Close Search
 
MEDIA, JOBS & RESOURCES for the COMMON GOOD

How are co-ops responding to the coronavirus?


31 March 2020 at 5:22 pm
Wendy Williams
We look at how 10 cooperatives across Australia are supporting their communities in the face of an international health crisis. 


Wendy Williams | 31 March 2020 at 5:22 pm


0 Comments


 Print
How are co-ops responding to the coronavirus?
31 March 2020 at 5:22 pm

We look at how 10 cooperatives across Australia are supporting their communities in the face of an international health crisis. 

For many cooperatives and mutuals in Australia, the threat to business is looming.

But Melina Morrison, CEO of Business Council of Co-operatives and Mutuals, says the model has some real advantages compared to corporates: they’re more adaptable, faster to move and able to cut operating costs more easily because they’re not having to answer to distant shareholders.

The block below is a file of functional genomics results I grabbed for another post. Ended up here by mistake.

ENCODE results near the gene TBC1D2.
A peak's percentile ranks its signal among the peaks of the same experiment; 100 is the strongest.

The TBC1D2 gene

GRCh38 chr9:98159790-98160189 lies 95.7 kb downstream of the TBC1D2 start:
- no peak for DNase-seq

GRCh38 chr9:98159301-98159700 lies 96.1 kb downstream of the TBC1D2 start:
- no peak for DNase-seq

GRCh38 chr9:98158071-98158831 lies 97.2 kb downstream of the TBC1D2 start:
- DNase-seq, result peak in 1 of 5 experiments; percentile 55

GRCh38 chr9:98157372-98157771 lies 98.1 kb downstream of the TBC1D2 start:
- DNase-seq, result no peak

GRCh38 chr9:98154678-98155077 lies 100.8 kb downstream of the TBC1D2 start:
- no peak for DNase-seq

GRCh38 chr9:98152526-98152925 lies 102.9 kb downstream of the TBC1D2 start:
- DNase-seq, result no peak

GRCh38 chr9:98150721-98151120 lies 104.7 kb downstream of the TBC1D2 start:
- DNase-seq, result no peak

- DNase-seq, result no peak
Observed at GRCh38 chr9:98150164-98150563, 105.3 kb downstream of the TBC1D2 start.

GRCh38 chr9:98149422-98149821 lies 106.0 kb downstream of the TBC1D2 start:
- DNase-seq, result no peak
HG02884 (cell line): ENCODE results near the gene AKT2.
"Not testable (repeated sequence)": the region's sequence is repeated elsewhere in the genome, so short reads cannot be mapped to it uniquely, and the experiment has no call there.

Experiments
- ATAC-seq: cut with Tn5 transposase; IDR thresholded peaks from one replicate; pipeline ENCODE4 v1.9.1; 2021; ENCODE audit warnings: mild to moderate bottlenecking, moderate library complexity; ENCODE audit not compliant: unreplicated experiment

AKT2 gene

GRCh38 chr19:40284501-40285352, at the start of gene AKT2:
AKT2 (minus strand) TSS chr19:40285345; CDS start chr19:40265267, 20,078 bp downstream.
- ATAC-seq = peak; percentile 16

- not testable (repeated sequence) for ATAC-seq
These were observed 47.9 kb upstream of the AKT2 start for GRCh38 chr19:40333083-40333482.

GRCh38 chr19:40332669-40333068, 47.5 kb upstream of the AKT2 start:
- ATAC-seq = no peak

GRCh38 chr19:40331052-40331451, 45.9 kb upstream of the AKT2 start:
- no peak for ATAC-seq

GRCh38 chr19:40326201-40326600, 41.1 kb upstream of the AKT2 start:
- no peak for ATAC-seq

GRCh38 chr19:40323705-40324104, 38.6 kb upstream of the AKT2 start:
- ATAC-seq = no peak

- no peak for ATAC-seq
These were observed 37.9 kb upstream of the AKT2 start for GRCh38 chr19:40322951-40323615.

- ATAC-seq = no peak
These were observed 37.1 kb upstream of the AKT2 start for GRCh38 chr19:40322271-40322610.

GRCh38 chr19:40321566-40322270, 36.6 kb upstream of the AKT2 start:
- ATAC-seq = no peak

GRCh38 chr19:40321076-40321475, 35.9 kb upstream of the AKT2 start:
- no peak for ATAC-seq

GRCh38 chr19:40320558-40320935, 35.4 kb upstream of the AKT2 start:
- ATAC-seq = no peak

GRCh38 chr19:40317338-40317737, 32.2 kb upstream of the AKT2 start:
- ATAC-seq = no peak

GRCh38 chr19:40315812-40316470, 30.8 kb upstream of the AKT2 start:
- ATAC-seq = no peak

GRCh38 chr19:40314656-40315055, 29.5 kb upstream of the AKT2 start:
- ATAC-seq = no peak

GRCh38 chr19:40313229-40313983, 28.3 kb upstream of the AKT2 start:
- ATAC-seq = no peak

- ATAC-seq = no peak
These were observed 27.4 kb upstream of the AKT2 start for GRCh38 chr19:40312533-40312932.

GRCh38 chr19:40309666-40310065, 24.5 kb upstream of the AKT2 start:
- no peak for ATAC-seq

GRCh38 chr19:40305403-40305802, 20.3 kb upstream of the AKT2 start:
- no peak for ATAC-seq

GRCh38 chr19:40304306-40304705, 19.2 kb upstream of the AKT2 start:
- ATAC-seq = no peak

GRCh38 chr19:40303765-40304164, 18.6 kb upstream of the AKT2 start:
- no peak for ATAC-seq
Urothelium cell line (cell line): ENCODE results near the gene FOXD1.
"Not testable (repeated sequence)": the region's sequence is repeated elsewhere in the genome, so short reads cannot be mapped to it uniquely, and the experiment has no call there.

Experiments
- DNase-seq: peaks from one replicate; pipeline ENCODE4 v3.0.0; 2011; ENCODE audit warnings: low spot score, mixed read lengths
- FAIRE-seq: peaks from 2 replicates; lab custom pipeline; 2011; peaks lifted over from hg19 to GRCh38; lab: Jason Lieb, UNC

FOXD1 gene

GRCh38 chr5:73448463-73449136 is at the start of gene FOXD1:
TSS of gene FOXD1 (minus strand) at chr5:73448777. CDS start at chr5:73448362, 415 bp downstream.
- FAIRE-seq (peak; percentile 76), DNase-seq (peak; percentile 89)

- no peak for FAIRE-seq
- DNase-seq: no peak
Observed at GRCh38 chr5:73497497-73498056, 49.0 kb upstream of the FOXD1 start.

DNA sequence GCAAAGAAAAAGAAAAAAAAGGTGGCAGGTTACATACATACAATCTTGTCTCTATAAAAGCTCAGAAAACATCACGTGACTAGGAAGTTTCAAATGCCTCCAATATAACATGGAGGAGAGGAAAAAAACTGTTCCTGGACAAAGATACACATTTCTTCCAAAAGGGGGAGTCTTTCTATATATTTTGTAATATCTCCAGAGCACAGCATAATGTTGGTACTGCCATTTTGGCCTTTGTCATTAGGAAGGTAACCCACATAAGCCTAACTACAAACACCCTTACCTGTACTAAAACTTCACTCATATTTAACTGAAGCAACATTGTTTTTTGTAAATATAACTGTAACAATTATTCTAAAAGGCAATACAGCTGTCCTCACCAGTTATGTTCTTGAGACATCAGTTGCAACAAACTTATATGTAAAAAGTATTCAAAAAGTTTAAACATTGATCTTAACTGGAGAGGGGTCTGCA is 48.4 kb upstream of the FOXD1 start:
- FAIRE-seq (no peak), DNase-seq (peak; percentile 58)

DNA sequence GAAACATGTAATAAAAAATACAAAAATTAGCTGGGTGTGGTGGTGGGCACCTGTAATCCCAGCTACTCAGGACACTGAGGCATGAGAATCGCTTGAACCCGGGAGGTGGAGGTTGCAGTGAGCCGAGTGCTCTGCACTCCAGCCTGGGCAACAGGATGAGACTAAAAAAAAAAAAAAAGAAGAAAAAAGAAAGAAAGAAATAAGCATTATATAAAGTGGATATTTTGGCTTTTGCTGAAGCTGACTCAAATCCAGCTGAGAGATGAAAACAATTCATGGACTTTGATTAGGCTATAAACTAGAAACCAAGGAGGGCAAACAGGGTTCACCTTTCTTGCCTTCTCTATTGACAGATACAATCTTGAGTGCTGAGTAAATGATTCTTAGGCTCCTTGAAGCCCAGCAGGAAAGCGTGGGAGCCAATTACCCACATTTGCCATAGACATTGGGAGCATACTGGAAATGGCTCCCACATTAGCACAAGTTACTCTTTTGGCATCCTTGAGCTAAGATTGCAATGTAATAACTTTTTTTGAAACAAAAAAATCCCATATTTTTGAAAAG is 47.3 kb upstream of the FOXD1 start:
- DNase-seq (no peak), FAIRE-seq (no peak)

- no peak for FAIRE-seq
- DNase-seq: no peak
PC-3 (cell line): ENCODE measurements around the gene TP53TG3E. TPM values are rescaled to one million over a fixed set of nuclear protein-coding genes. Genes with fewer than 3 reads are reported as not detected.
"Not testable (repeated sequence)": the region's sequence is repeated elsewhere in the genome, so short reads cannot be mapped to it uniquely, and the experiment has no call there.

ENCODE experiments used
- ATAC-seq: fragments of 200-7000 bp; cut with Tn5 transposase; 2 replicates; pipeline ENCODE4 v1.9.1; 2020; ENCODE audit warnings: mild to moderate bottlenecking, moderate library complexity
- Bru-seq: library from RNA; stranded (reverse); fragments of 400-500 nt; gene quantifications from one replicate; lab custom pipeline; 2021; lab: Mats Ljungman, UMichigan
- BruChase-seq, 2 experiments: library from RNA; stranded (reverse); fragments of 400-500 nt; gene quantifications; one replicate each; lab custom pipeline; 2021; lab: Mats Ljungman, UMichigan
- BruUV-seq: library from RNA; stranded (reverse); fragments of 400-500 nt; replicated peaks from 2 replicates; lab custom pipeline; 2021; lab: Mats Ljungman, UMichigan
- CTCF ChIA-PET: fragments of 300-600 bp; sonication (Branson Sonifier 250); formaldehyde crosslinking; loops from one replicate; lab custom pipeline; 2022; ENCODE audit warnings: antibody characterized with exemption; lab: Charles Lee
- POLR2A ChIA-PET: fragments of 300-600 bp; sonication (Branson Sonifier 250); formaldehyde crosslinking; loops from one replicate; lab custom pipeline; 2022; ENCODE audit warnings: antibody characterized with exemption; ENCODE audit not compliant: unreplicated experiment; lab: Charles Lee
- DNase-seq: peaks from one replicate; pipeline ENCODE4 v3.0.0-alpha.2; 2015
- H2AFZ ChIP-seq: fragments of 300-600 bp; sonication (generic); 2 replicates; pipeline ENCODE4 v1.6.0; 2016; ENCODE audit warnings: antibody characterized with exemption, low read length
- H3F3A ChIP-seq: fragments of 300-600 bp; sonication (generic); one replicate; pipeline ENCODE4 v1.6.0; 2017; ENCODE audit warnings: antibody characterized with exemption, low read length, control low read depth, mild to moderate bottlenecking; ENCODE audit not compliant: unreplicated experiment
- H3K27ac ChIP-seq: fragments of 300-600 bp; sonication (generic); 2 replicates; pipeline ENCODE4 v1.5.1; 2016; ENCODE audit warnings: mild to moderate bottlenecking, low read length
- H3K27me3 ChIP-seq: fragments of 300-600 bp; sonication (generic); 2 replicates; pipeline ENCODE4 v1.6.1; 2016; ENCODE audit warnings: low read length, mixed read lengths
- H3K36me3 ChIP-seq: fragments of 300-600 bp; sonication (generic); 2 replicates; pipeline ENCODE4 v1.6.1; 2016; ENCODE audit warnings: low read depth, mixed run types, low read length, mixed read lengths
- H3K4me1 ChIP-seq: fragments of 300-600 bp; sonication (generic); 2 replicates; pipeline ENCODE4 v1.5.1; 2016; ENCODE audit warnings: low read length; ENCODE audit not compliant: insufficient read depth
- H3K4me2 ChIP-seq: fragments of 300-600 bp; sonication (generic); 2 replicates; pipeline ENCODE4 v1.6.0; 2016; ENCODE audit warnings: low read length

In the face of COVID-19, co-ops across the country have turned their attention to supporting communities to cope during these difficult times. 

Here we look at 10 examples of how Australian-owned cooperatives and mutuals have risen to the challenge. 

HCF 

HCF has made changes to ensure all HCF Hospital policies for Australian residents are covered for COVID-19, provided at no extra cost. 

“For nearly 90 years HCF has been trusted by Australians and their families to safeguard their health and provide support and advice when they’re needed most. In these challenging and uncertain times, our commitment to you hasn’t changed.” 

Bank Australia 

Bank Australia is offering its customers impacted by COVID-19 a range of assistance. In addition to tailored financial assistance on offer to meet individual circumstances, it is also making several changes to its banking products, including waiving monthly account keeping fees, reducing rates for new fixed rate home loans, and reducing cash linked commercial loan rates for existing commercial customers.